Murder Trial Of Hy Vuthy Lasts 1 Hour

Four years after the assassination of Free Trade Union Leader Hy Vuthy, Phnom Penh Muni­cipal Court yesterday tried his alleged killers in their absence in a one-hour proceeding during which no eyewitnesses were sum­moned and no physical evidence was examined.

Hy Vuthy’s widow, Va Sopheak, and her lawyer were absent. The lawyer said he had not been notified that the trial would be held.

Hy Vuthy was gunned down in February 2007 as he left the Suntex garment factory in Phnom Penh’s Dangkao district, the third killing of an FTU leader in as many years.

Though authorities had not an­nounced arrest warrants in the case, Presiding Judge Ke Sakhorn said the court had ordered the ar­rests of Chan Sophon, 32, and Phal Vannak, 32, on April 7, but that the men, Hy Vuthy’s coworkers, had fled.

The sole witness to testify yesterday, former Suntex security guard Ouk Lomphath, said he did not know who killed Hy Vuthy.

“I don’t know the reason for kil­ling him. Hy Vuthy was a gentleman,” Mr Lomphath told the court. “I think he died without justice.”

The only other evidence presented at yesterday’s hearing were two written statements.

Court clerk Vay Sophal read a statement from Ms Sopheak, saying her late husband had told her there were many unions at the Suntex factory and someone had “called him and threatened to kill him” unless he stopped work as an FTU leader.

The court clerk also read the statement of Penh Sonith, identified as Hy Vuthy’s friend and colleague at Suntex. The statement said the 5,000 Suntex workers were represented by four competing unions.

Mr Sonith’s statement said he had seen the suspects argue with Hy Vuthy at the factory. Mr Sonith claimed he and another colleague gave each of the suspects $10 not to destroy Hy Vuthy’s car. The statement also related a rumor that Mr Sophon had a handgun.

Lawyers for Hy Vuthy’s widow Va Sopheak did not participate in yesterday’s hearing and said they had received no summons or notice of the trial.

“We have received no information about the arrest of suspects, or the trial,” said Ham Sunrith, a lawyer from the human rights organization Licadho representing Ms Sopheak. “This is of great concern to us.”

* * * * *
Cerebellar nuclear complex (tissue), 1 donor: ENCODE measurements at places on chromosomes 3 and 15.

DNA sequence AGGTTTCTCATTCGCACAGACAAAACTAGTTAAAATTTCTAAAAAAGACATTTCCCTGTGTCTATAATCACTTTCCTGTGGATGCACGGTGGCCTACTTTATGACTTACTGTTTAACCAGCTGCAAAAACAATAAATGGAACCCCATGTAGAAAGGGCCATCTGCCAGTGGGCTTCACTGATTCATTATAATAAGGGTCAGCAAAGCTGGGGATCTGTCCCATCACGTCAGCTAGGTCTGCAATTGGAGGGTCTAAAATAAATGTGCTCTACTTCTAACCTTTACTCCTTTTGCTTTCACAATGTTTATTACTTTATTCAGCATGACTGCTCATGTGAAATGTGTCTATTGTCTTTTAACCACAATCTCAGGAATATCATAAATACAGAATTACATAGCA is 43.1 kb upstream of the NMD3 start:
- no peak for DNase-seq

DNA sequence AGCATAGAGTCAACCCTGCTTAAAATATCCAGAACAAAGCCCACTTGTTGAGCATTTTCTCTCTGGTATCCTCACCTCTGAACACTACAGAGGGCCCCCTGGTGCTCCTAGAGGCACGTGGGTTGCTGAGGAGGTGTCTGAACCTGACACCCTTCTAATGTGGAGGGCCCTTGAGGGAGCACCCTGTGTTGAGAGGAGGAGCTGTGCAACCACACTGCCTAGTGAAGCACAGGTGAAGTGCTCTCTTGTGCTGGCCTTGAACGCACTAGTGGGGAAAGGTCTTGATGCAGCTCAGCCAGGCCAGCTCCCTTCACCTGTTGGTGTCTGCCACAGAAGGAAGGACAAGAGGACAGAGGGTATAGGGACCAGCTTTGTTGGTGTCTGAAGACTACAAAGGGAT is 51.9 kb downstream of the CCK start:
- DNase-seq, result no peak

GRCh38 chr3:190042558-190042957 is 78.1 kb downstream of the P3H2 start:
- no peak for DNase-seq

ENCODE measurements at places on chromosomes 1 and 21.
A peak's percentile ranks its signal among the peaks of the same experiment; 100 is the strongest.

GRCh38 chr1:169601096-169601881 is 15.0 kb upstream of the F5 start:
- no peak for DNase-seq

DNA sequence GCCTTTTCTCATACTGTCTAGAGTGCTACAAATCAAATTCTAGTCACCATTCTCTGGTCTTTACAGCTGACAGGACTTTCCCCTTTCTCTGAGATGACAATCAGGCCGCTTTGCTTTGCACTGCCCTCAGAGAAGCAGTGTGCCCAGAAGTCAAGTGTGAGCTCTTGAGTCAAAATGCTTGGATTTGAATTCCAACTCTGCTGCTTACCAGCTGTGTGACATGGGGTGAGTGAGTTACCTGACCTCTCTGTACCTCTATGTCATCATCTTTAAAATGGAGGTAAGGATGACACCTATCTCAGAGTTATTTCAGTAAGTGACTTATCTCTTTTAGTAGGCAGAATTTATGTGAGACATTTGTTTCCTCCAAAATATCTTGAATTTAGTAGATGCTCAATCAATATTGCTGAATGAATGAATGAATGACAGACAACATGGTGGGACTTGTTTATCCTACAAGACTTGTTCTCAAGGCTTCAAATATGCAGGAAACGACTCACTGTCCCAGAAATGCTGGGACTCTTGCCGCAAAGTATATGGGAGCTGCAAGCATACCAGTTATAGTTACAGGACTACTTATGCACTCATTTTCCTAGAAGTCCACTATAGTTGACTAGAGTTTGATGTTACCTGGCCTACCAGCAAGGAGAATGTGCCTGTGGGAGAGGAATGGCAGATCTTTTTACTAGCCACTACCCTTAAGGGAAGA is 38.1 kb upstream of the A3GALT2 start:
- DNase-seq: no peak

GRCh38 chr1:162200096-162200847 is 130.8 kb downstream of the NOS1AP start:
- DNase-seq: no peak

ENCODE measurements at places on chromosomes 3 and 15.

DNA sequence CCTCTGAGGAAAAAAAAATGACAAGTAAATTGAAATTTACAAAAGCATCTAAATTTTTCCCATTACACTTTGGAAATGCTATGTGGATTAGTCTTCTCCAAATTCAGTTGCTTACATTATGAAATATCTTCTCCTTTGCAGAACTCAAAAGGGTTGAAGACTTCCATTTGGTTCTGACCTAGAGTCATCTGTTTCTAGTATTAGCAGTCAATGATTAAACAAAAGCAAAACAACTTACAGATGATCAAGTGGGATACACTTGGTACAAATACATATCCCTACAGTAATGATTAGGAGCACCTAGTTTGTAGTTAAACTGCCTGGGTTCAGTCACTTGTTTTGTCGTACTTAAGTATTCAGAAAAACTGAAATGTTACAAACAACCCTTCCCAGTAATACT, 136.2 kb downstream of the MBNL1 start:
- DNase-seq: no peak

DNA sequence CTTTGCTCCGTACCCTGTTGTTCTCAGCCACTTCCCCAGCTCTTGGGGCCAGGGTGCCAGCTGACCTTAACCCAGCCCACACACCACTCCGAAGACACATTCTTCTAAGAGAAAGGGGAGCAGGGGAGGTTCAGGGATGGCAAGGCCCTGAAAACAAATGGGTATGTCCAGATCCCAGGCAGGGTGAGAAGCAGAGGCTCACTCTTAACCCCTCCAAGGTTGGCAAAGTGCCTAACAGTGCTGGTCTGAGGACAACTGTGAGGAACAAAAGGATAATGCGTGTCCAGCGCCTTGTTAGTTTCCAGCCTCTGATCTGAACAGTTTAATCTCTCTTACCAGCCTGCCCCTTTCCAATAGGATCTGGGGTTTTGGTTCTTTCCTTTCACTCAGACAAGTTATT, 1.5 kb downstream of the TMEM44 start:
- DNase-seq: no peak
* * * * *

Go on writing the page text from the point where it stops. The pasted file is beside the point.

Court appointed lawyer Neang Hay, representing the suspects tried in absentia, said there were no witnesses who could identify his clients. Mr Hay said the only evidence held against his clients was that people had overheard them arguing with the deceased.

Mr Hay said there was no for­ensic evidence linking the hand­gun that killed Hy Vuthy to his clients or proving his clients had a handgun at all.

“If the police knew my clients really killed the victim, why did the police not arrest them at that time?” said Mr Hay. “No witness confirmed that my clients killed the victim. I ask the court to please acquit my clients.”

Deputy prosecutor Meas Chan­piseth acknowledged there were no eyewitnesses to the murder.

Mann Senghak, FTU adviser, said the investigation had taken too long.

“If these suspects are not the real killers, Hy Vuthy and his family will not get justice,” he said.

The trials of accused murderers of two other FTU leaders were marked by irregularities.

The two men convicted of the January 2004 shooting of Chea Vichea were granted bail in 2008 by the Supreme Court, which cited a lack of evidence. Charges had originally been dropped on these grounds but were reinstated after an investigating judge was replaced.

Similarly, the man accused of slaying FTU leader Ros Sovan­nareth protested his in­dictment, claiming he was in Siem Reap province at the time, and was later released.

Judge Sakhorn said the verdict would be handed down on July 1.

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